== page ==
when I stepped up on the curb in front of the office."
Ed told her. The whole works. Everything.
When he had finished, Ruth sat back, her face white, hands trembling. "I see," she murmured. "No wonder you're upset." She drank a little cold coffee, the cup rattling against the saucer. "What a terrible thing."
Ed leaned intently toward his wife. "Ruth. Do you think I'm going crazy?"
Ruth's red lips twisted. "I don't know what to say. It's so strange..."
"Yeah. Strange is hardly the word for it. I poked my hands right through them. Like they were clay. Old dry clay. Dust. Dust figures." Ed lit a cigarette from Ruth's pack. "When I got out I looked back and there it was. The office building. Like always."
"You were afraid Mr. Douglas would bawl you out, weren't you?"
"Sure. I was afraid—and guilty." Ed's eyes flickered. "I know what you're thinking. I was late and I couldn't face him. So I had some sort of protective psychotic fit. Retreat from reality." He stubbed the cigarette out savagely. "Ruth, I've been wandering around town since. Two and a half hours. Sure, I'm afraid. I'm afraid like hell to go back."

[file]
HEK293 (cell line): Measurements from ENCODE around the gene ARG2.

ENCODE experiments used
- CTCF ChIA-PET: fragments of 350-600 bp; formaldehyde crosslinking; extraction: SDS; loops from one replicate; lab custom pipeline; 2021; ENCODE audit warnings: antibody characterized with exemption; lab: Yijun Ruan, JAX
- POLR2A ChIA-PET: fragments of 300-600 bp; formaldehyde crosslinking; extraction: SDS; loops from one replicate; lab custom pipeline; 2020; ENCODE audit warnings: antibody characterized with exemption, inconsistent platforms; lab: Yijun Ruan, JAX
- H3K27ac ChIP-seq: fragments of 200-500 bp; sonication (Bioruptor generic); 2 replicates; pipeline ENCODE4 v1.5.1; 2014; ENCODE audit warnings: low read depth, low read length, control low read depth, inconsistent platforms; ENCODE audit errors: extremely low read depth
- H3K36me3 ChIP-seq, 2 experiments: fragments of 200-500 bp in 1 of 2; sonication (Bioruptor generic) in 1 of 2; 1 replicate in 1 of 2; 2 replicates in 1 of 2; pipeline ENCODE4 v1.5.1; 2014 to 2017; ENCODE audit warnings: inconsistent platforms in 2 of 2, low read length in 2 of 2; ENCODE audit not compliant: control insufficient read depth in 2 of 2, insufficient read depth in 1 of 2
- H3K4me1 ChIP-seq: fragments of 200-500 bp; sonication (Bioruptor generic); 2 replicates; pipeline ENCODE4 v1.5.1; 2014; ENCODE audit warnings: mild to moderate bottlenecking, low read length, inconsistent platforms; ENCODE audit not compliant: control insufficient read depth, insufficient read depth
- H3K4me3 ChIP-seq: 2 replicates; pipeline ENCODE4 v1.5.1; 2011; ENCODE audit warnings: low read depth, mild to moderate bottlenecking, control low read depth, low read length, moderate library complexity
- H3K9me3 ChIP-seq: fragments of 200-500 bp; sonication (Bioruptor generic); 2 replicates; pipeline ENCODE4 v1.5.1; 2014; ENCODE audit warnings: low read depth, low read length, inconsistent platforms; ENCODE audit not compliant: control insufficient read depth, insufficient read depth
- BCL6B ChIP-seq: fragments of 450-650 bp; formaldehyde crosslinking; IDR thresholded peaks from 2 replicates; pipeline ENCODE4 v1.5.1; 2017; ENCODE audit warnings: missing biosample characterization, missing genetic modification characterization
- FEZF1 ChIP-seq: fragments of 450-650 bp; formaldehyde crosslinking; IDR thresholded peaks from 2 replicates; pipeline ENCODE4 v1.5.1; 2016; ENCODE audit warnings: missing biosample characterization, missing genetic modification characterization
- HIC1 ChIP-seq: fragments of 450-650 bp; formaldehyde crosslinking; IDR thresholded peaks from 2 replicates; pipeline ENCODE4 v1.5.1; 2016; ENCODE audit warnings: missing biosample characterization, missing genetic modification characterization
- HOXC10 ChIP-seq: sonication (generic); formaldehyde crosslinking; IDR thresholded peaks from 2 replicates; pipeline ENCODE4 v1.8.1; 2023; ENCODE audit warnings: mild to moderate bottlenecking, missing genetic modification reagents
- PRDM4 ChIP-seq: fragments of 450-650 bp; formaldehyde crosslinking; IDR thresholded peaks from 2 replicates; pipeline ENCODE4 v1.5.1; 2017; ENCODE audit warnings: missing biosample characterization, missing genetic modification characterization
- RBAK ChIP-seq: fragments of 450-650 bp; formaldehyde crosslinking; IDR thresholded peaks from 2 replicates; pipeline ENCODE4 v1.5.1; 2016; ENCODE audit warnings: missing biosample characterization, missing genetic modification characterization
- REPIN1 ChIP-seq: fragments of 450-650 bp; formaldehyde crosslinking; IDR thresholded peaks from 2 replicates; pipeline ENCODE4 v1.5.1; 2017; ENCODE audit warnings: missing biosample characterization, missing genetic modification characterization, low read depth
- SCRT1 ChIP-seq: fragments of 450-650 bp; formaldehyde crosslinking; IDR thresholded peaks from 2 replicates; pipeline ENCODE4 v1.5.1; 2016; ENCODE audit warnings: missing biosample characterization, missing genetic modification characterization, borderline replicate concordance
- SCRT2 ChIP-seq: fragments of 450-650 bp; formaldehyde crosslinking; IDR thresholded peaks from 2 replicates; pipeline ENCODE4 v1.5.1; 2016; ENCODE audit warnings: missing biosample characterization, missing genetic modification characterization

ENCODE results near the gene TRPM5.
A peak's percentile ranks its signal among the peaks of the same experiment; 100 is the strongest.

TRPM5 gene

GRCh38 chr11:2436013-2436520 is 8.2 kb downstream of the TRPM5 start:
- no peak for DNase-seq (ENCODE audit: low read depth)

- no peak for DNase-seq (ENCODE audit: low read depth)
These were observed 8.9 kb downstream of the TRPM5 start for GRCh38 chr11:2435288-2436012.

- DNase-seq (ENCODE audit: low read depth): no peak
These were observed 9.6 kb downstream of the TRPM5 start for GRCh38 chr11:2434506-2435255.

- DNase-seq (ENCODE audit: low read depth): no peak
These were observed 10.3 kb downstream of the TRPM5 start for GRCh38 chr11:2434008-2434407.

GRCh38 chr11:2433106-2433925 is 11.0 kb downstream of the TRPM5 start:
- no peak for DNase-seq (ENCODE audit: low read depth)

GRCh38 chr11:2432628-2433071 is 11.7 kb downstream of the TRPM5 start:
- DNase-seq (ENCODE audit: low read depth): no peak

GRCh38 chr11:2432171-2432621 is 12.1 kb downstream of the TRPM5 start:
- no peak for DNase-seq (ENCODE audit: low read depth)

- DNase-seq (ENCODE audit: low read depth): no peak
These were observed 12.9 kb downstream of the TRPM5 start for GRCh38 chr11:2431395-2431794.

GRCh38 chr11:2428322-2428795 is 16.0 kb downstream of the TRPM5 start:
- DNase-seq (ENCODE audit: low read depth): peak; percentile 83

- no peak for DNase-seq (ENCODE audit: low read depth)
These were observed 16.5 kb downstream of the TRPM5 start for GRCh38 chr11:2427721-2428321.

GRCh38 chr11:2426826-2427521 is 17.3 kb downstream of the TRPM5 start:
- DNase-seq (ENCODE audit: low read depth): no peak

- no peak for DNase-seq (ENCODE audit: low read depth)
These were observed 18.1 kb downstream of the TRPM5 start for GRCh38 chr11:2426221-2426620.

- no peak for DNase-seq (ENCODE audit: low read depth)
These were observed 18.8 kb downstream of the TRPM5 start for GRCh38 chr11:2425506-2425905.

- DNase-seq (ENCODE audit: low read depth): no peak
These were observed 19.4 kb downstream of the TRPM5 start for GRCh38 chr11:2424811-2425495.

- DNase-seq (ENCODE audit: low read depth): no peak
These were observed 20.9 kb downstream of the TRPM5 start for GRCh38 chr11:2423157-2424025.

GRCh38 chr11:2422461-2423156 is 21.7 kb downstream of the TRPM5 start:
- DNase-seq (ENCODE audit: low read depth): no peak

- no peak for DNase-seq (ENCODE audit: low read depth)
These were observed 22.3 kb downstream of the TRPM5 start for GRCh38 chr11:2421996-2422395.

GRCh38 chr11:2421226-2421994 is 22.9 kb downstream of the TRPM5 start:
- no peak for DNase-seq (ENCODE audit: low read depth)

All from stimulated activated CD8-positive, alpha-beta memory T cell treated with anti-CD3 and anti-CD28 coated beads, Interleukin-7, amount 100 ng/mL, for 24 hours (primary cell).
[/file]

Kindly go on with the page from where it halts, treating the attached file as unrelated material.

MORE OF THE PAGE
"No! The men in white." Ed shuddered. "God. Chasing me. With their damn hoses and—and equipment."
Ruth was silent. Finally she looked up at her husband, her dark eyes bright. "You have to go back, Ed."
"To prove something."
"Prove it's all right." Ruth's hand pressed against his. "You have to, Ed. You have to go back and face it. To show yourself there's nothing to be afraid of."
"The hell with it! After what I saw? Listen, Ruth. I saw the fabric of reality split open. I saw—behind. Underneath. I saw what was really there. And I don't want to go back. I don't want to see dust people again. Ever."
Ruth's eyes were fixed intently on him. "I'll go back with you," she said.
"For God's sake."
"For your sake. For your sanity. So you'll know." Ruth got abruptly to her feet, pulling her coat around her. "Come on, Ed. I'll go with you. We'll go up there together. To the office of Douglas and Blake, Real Estate. I'll even go in with you to see Mr. Douglas."
Ed got up slowly, staring hard at his wife. "You think I blacked out. Cold feet. Couldn't face the boss." His voice was low and strained. "Don't you?"
Ruth was already threading her way toward the cashier. "Come on. You'll see. It'll all be there. Just like it always was."
"Okay," Ed said. He followed her